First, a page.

How much of the earth does each of us use? Of the 51 billion hectares of the earth’s surface, only 12 billion of it are “biologically productive”, meaning that less than a quarter at 23% of the earth’s surface provides resources and treats waste for over six billion people. Each living person has less than two hectares to use in his lifetime. This calculation does not consider the needs of plants and animals that number at least another 10 million. Nor does it consider future generations.
Human population continues to grow but the earth’s biologically productive surface does not. In fact, it continues to shrink due to urbanization, deforestation, poor agricultural practices and global climate change, to name a few.
Even politics play a role in causing the earth’s shrinking resources. Never mind that world leaders don’t all agree that climate change exists. Right now, the Amazon forest, called the earth’s lungs, continue to burn amid inaction from political powers both from within Brazil and outside it. Western countries created an alliance in NATO to protect its territories and yet none exists to exert efforts at protecting and preserving natural resources.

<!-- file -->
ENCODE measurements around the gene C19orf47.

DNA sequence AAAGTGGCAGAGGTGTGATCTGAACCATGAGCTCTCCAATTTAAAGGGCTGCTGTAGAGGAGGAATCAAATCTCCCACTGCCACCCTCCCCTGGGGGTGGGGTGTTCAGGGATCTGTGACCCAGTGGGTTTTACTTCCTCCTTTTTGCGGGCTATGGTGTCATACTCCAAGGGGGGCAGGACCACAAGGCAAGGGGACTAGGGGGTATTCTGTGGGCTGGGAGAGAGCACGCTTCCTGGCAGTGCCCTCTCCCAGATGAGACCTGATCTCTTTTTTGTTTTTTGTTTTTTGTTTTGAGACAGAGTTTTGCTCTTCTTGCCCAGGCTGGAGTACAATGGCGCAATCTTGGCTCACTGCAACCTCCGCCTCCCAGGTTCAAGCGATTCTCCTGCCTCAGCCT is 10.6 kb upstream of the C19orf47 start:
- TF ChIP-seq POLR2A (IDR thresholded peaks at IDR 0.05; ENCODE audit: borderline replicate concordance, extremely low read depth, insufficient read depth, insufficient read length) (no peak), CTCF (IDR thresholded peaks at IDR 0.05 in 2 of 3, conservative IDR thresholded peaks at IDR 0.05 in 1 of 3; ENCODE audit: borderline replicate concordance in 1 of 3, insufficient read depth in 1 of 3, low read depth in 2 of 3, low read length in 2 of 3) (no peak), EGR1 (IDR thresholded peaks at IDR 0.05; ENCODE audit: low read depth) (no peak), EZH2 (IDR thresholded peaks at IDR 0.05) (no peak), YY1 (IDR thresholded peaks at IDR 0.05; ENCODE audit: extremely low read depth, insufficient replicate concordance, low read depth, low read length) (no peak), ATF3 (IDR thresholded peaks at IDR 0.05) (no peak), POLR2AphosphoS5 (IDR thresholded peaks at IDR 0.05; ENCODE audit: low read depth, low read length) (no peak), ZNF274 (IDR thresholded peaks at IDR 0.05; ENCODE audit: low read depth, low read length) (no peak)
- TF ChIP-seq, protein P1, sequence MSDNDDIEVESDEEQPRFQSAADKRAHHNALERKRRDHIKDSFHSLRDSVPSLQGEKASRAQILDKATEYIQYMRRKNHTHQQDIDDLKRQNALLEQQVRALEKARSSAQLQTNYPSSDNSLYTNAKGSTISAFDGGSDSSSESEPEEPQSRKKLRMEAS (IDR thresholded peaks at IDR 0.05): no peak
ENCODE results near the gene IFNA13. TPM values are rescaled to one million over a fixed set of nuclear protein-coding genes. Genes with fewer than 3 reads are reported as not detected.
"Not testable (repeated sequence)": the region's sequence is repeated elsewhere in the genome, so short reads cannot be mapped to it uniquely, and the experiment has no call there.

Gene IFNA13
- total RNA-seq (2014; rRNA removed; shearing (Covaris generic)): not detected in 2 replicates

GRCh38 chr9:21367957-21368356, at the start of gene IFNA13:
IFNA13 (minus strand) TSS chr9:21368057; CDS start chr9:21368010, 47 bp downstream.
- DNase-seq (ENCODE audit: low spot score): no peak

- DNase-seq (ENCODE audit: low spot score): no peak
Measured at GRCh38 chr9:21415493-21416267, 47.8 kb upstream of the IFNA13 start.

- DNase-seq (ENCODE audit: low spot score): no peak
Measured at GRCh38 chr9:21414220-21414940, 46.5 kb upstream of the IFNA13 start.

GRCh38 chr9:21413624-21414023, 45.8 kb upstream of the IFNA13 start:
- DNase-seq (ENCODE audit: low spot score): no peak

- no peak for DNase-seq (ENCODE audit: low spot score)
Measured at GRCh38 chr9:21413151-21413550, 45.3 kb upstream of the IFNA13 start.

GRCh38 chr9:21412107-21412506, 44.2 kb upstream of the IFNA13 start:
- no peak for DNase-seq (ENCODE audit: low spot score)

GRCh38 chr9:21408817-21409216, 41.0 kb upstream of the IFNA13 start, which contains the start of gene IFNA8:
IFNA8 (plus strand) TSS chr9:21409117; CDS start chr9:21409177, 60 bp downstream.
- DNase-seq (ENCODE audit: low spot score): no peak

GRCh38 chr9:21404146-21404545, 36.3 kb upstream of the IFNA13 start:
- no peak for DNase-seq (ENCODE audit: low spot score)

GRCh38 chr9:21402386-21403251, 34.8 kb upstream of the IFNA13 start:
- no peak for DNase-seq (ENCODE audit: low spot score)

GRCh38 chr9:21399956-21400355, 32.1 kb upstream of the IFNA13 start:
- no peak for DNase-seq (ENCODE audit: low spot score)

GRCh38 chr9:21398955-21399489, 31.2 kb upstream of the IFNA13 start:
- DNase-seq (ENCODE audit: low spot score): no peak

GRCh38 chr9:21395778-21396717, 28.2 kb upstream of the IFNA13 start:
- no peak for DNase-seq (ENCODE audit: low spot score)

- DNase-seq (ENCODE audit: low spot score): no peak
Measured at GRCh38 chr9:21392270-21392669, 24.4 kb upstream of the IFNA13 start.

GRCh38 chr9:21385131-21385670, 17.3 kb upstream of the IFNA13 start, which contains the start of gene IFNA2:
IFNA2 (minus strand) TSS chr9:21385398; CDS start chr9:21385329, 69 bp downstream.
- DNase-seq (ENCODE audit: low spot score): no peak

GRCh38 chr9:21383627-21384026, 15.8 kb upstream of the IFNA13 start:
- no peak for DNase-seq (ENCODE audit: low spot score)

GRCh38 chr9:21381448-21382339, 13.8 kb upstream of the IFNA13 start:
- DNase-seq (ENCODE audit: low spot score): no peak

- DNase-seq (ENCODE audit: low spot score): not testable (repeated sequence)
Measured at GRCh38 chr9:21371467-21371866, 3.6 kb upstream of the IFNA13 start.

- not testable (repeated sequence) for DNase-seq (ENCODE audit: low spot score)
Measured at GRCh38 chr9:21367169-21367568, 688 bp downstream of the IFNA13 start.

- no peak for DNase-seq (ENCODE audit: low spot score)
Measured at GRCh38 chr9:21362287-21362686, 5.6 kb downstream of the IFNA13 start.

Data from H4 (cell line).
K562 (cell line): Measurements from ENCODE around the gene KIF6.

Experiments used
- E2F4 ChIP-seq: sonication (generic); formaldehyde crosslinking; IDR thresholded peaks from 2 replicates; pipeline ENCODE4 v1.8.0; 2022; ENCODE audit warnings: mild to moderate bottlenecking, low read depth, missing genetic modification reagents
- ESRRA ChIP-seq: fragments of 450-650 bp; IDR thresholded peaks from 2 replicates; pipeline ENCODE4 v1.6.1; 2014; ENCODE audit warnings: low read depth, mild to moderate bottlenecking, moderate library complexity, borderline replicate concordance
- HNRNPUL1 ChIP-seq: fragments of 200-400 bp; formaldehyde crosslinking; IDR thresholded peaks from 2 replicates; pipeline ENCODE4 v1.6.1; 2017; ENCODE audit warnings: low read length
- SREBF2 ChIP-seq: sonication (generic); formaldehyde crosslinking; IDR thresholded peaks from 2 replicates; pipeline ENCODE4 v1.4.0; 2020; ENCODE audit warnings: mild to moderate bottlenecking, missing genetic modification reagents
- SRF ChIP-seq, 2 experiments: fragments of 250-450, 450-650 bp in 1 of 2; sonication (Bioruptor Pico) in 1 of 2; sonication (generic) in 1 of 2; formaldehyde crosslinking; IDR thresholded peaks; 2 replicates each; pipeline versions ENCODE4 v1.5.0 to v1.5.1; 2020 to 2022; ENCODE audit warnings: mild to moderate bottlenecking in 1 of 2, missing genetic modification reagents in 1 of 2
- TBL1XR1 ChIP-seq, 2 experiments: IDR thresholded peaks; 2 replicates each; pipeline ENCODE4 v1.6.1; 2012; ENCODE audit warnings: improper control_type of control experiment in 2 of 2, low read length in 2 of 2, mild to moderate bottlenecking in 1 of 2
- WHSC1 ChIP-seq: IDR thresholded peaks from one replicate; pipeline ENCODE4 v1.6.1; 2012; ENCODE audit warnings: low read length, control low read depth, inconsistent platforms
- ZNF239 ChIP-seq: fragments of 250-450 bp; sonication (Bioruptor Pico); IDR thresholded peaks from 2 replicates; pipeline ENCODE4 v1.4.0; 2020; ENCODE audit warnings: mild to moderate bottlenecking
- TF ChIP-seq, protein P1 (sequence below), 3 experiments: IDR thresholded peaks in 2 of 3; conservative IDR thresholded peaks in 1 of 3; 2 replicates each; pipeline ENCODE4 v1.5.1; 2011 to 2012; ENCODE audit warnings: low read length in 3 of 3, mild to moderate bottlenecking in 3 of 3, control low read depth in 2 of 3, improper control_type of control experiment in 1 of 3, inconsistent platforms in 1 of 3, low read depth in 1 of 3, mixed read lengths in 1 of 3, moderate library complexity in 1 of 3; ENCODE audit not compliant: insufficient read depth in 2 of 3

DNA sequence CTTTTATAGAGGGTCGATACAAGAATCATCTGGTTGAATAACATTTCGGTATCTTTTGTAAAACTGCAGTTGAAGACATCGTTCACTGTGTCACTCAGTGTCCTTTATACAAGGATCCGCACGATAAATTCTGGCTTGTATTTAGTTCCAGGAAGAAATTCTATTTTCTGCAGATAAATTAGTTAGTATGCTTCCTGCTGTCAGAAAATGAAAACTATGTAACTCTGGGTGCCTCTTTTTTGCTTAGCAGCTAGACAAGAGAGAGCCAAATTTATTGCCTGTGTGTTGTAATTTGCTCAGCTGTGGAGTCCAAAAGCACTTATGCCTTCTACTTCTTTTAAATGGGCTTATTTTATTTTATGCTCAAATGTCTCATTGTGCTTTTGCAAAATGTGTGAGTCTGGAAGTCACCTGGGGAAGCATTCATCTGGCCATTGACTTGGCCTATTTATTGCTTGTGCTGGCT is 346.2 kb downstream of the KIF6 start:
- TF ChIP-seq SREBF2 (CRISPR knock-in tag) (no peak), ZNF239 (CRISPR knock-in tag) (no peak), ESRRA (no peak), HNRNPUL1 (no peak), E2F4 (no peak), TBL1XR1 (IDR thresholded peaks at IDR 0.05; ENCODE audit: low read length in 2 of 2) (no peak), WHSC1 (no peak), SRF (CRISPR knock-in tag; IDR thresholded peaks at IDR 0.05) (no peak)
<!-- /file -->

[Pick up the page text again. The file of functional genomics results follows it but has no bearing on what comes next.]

And so, it is incumbent upon non-governmental advocacy groups, educational institutions and private individuals to do their share to preserve a living earth that could be passed on to future generations. Take this simplified eco-footprint calculator to see how much ecological impact you make on a daily basis and what small changes to your lifestyle you can implement to help keep our living earth healthy. After all, earth is the only place we call home.
An ecological footprint is a measure of how much of the Earth’s biologically productive land and water is needed to produce our food, material goods, and energy, and to absorb our waste. In the 1990s, sustainability gurus Mathis Wackernagel and Bill Rees developed a test to calculate how much of the earth’s resources each of us use in order to give us a concrete understanding of our own personal impact on the Earth’s systems.
By taking the eco footprint test below, you will see if you are a heavy-footed Planet Polluter or a light-stepping Planet Protector. If you score more than two hectares, you may have to assess the sustainability of your own lifestyle and take steps to reduce your demands on the earth’s resources to save the planet for future generations. It is no longer enough to feel dismay and talk about climate change. The time to act is now.
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